One possibility opened up by all this processing power we have now is the use of complex multi-effects configurations built by the user. You can build all kinds of crazy sound processing machinery using systems designed for this purpose like Max or Pure Data, or systems designed to be synthesizers with audio input options, such as Reaktor or the Nord Modular.
It's nice to see more options in this area, though I could see how difficult it would be to troubleshoot an increasingly configuration like this, especially in a live setting.
Something I've enjoyed doing from time to time for experimental purposes is wiring up a crazy, complex signal chain all through my studio, creating feedback loops along the lines of the things I've seen Eno set up. You have to include compressors or limiters in the loop so the setup doesn't just feedback on itself into an ever-increasing racket. Often this just creates a hum, or a throbbing oscillation, but sometimes it can be useful.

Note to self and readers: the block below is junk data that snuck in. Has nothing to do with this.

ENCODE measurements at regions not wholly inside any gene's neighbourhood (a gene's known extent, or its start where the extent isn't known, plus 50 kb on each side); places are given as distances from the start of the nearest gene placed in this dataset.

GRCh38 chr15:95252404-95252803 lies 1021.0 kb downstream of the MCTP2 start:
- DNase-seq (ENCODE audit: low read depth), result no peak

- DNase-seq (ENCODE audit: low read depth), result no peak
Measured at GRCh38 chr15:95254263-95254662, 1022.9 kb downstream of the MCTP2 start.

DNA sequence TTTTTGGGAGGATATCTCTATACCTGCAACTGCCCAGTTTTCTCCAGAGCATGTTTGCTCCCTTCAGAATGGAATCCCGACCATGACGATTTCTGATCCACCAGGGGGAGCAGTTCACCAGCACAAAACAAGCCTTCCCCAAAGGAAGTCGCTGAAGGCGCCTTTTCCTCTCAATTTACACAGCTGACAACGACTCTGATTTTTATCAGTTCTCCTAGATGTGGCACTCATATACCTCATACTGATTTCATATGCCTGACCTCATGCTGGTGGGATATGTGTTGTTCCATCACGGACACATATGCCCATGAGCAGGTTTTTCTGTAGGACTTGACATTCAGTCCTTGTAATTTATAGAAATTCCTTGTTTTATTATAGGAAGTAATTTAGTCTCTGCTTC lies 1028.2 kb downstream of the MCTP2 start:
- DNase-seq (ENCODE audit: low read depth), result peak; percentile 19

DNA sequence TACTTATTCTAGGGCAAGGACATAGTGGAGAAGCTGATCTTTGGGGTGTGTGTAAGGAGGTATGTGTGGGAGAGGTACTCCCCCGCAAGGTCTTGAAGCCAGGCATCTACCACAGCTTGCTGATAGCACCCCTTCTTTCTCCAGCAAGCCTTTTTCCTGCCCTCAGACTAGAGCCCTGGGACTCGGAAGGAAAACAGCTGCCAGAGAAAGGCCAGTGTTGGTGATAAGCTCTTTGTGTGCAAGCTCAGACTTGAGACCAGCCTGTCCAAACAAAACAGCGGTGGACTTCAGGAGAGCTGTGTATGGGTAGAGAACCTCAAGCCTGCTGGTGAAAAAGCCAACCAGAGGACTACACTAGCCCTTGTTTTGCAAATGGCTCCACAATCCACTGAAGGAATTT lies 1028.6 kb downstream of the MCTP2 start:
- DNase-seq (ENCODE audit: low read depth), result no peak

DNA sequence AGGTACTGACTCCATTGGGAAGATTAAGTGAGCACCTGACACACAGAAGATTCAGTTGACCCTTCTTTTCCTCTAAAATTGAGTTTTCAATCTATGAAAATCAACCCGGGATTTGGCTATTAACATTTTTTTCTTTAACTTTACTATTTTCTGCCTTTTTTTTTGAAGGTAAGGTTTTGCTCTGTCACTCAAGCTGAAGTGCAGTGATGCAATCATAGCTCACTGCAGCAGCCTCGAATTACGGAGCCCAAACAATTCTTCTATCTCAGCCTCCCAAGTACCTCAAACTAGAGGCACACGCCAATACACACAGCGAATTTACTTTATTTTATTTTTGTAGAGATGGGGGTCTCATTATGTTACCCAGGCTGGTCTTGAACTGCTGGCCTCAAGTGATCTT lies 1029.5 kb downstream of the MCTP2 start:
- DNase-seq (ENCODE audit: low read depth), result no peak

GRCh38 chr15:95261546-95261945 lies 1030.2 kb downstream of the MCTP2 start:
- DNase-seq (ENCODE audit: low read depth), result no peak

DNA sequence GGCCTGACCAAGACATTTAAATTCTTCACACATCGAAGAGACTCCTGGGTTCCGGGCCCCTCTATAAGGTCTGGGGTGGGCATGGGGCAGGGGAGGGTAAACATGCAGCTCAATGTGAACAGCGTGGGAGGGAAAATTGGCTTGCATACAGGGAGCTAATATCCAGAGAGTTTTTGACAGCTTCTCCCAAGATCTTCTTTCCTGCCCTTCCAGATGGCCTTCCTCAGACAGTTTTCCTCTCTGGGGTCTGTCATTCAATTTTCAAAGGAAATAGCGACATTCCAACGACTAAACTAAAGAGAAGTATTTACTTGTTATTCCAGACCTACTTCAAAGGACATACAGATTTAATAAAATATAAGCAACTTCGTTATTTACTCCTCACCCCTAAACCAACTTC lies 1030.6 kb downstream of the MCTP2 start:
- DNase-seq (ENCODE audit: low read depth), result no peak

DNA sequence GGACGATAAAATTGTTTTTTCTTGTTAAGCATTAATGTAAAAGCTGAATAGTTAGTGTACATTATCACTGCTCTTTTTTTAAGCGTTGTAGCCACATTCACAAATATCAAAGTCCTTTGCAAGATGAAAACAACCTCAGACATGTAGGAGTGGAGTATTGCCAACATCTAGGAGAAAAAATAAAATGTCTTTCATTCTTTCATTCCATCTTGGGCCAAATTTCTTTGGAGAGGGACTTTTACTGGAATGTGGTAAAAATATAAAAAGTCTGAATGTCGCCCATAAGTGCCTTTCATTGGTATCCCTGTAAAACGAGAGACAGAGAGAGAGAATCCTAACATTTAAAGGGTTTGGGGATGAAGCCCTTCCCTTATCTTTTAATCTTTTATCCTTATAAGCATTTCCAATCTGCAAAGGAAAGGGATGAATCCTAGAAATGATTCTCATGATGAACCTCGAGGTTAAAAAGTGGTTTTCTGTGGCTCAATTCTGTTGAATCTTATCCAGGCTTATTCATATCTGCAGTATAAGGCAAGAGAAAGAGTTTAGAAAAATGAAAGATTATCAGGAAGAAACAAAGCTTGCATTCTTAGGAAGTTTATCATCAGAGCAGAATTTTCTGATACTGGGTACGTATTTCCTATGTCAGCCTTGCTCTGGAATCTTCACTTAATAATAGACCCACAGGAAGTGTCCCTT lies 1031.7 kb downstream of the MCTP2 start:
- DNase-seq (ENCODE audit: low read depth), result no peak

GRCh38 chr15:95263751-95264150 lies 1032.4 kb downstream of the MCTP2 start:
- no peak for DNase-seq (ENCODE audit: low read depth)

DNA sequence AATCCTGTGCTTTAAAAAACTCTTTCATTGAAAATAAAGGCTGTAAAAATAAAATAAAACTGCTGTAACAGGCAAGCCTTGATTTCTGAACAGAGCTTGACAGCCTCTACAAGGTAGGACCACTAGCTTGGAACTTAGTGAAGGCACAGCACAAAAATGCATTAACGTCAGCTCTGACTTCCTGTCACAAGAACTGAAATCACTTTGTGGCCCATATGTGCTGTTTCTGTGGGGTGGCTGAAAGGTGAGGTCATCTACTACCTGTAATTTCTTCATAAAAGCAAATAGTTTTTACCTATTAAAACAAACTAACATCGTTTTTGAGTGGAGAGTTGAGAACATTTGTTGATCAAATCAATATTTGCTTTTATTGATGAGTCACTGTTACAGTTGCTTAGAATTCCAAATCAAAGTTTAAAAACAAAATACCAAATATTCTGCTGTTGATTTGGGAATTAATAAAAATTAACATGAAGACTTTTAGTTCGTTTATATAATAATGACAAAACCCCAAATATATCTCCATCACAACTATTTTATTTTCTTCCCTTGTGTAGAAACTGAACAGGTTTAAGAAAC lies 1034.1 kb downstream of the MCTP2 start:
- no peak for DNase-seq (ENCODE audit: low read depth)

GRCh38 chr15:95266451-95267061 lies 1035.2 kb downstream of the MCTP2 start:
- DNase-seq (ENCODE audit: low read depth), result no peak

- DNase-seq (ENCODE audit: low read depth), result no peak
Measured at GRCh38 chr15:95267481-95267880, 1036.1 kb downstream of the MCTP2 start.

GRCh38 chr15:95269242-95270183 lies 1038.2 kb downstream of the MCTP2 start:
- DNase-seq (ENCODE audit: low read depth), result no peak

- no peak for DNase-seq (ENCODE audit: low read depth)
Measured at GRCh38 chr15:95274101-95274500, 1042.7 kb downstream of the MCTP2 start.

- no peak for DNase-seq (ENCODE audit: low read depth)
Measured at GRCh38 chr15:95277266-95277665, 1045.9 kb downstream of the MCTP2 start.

I've done this, too. I started with the two open reel "Frippertronics" delay approach very early on. It was fun to do, but the real work came in having to decide on playback what small portion of it might be salvageable. Sounds generated from internal mixer/effects-related feedback is interesting, too, but your noise floor can ramp up pretty quickly. One of pioneers in the mixer feedback area was David Myers, who went by the name Arcane Device. I thought he created some great industrial soundscapes with just a mixer, an occasional effect and feedback.